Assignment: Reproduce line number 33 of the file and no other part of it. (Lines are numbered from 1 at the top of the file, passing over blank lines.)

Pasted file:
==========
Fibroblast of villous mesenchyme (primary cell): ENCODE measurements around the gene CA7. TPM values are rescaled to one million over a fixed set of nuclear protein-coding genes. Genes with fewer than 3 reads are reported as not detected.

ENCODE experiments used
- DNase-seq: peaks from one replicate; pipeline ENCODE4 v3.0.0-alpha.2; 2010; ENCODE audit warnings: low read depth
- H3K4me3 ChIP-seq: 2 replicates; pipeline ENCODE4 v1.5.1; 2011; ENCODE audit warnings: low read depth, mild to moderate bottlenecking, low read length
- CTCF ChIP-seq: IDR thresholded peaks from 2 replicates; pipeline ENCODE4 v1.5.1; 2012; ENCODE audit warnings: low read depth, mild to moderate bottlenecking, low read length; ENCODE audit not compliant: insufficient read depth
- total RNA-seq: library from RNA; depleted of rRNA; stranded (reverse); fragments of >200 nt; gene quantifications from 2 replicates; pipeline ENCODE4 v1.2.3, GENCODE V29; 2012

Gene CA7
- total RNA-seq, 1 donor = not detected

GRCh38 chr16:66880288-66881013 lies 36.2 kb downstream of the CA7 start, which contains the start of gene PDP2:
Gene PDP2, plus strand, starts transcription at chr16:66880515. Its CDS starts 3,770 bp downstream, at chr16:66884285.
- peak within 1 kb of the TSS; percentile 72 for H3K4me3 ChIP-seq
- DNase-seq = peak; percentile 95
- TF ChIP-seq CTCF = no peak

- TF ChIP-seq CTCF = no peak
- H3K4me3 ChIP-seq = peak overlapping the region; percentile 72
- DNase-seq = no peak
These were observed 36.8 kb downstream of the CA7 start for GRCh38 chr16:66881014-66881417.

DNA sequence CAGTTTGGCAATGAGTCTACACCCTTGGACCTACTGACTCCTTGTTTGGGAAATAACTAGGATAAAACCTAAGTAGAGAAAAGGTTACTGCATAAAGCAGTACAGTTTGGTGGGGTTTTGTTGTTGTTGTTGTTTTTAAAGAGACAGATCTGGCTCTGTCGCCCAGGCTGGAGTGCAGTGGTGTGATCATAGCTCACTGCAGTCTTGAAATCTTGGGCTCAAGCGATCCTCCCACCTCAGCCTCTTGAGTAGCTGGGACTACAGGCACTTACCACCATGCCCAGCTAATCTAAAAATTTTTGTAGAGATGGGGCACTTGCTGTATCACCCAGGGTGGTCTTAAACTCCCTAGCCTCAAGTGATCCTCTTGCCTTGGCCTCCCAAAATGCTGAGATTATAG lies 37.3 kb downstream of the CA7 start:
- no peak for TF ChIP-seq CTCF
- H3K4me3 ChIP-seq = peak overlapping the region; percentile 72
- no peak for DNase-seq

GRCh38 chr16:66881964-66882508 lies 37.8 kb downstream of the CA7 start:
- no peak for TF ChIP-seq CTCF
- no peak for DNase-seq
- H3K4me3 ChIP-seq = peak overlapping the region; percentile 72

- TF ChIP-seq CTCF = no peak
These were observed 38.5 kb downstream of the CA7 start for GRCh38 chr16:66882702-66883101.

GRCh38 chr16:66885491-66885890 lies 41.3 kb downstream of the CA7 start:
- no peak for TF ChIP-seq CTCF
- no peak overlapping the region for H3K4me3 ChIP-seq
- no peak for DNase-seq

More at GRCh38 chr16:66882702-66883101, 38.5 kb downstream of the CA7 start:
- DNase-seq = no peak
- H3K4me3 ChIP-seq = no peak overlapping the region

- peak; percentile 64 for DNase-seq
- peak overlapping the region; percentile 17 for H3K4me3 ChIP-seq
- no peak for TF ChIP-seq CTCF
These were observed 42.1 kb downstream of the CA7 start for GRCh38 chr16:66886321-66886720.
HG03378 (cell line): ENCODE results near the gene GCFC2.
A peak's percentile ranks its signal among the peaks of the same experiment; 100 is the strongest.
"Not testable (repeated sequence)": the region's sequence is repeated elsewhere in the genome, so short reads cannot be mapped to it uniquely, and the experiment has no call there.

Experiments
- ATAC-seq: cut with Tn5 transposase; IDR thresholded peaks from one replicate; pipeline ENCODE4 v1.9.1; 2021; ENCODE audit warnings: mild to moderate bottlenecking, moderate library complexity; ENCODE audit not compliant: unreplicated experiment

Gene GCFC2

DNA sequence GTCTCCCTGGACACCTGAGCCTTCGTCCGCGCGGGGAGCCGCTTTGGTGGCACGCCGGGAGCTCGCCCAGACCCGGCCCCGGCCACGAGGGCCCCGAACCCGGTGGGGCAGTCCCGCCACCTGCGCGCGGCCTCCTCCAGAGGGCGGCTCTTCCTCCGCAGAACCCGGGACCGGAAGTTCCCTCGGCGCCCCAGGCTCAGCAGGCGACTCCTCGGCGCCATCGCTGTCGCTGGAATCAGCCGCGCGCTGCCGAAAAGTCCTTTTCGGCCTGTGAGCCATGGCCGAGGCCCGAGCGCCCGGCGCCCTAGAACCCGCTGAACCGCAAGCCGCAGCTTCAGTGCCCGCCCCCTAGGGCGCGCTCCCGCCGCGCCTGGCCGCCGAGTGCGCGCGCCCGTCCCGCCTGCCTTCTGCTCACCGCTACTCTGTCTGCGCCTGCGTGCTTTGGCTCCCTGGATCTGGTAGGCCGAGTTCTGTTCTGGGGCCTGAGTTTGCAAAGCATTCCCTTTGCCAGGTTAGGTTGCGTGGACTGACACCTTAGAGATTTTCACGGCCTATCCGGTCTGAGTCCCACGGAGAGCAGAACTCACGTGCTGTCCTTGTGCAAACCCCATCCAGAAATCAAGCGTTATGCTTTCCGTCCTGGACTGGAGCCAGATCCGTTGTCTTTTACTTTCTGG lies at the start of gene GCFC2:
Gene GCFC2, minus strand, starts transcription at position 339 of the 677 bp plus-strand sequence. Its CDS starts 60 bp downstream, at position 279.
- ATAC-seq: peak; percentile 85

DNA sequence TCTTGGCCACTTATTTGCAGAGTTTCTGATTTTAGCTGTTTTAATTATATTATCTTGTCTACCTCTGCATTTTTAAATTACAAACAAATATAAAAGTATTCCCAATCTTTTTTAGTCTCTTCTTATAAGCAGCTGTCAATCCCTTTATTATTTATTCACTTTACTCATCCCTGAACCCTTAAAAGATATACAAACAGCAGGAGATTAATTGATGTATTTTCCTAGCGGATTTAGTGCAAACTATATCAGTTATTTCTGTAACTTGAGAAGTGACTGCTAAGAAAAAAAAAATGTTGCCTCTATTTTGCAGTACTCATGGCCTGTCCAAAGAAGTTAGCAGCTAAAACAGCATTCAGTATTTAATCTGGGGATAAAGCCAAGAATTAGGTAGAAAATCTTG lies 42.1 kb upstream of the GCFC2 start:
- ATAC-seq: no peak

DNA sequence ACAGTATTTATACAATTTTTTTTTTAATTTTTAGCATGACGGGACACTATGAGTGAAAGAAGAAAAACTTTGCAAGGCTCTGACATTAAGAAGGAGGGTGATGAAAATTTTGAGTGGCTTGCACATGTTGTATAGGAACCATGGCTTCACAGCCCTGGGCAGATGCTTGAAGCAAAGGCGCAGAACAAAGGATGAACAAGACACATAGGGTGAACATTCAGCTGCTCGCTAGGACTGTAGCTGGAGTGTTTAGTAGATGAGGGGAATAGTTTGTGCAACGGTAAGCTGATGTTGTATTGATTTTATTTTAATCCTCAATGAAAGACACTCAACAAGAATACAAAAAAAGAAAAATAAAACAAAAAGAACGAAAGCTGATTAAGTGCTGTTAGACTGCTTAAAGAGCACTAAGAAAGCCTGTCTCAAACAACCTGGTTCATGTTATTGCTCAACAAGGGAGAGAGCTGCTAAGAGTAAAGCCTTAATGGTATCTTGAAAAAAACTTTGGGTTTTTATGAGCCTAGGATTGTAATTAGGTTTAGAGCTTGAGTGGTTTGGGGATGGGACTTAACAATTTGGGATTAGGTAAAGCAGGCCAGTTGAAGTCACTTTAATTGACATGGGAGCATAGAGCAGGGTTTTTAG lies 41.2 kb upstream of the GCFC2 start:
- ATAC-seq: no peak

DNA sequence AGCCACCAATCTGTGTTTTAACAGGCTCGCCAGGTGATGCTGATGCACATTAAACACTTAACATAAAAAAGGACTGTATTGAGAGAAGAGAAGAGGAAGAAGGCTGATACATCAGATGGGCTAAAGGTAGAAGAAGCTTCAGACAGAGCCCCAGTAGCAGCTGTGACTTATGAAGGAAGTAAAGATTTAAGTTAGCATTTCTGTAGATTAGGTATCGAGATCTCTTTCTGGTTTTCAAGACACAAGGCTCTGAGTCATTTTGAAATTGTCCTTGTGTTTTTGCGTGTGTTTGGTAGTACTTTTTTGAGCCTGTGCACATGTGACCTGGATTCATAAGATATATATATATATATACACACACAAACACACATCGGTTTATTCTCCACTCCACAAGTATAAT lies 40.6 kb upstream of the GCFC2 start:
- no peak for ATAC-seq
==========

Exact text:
- DNase-seq = no peak